Brewed loose tea not only tastes much better than tea brewed out of a paper teabag, but it is also the more healthful option. Both black and green teas have antioxidants that are released during the brewing process. Antioxidants are beneficial to overall health. Unfortunately, the more a tea is processed, the more antioxidants are lost in the process. For this reason, it is a great idea for all tea lovers to learn how to brew loose tea. Tea is a great beverage for any time of year or day, and freshly brewed loose tea is a true treat.
Things You'll Need
- Loose tea
Find a loose tea supplier. Loose tea can be found in a few grocery stores, but the best varieties are found at smaller stores that specialize in teas and coffees. These shops are also great resources to find a tea steeper, teapots and teacups.
Choose an intriguing brew. Take the time to smell a few interesting tea mixes and question the store employees about popular brews. Keep in mind that some stores will even allow the customers to create special blends from available teas.
Pick out an infuser. Infusers are typically metal mesh or ceramic. Some are only large enough for a 6 oz. single-serving teacup, while others can be large enough for a whole teapot. Some teapots come equipped with an infuser inside.
The chosen infuser should hold at least 1 tsp. of loose tea per serving. The mesh should be tight enough that no tea leaves will be able to escape. The most important aspect, however, is how tightly the infuser secures. An infuser that secures tightly is preferred to one that has gaps. Few people enjoy the grit of tea leaves in their cup, and a tightly secured infuser is the key to preventing this problem.
Making the Perfect Brew
Fill a stovetop teakettle with water, and bring to a boil. Make sure the water is of the highest quality. Water straight from the faucet has a tendency to taste metallic or sometimes chlorinated. Using filtered water is preferable for the best taste.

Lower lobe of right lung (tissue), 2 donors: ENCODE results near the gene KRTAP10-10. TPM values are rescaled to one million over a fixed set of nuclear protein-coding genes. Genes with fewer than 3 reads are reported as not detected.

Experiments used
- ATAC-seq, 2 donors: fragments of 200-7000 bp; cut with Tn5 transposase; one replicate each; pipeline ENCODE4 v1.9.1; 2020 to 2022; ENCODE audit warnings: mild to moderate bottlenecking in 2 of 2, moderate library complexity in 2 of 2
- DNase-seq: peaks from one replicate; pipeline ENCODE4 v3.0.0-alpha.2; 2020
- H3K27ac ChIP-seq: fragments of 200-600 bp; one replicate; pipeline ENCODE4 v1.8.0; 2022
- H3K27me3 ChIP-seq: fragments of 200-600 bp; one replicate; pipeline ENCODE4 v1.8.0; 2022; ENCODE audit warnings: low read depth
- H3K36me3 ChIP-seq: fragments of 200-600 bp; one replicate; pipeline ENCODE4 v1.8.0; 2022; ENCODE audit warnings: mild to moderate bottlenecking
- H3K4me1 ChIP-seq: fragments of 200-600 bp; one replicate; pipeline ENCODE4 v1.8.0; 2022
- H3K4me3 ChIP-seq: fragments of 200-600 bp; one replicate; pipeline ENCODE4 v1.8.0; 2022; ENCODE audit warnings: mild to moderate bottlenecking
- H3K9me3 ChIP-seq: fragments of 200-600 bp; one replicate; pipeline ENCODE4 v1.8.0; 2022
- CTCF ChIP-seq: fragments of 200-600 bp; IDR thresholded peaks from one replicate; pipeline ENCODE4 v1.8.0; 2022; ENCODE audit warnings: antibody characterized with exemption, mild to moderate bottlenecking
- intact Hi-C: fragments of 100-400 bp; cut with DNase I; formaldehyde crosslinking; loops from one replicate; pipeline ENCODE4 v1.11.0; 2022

Prepare the tea infuser. The amount of loose tea placed in the tea infuser will vary depending on taste. For a light flavor, start with 1 tsp. per serving; for a stronger tea taste, opt for 2 tsp. Place the tea loosely in the infuser and secure the infuser shut.
Place the infuser in a teacup or teapot and pour the water over the infuser. Let the tea steep for 3 to 5 minutes. The longer a tea steeps, the more caffeine and tannins will be released into the brew. Watch for oversteeping. Many teas, especially black teas, will become bitter if left to steep too long.
Dress the brew to taste and drink up. Add a little sugar or honey to green teas, cream and sugar to black tea mixes and nothing at all to white teas, oolongs and herbal teas. A little sugar brings out many of the hidden flavors of any intricate blend, and all tea brews benefit from the addition of a fresh squeeze of lemon.
Tips & Warnings
- For loose green, oolong and white teas, let the boiling water cool a few minutes before pouring. Water that is too hot will yield a bitter result as it burns the delicate leaves.
- Photo Credit Woodsy @ sxc.hu/woodsy
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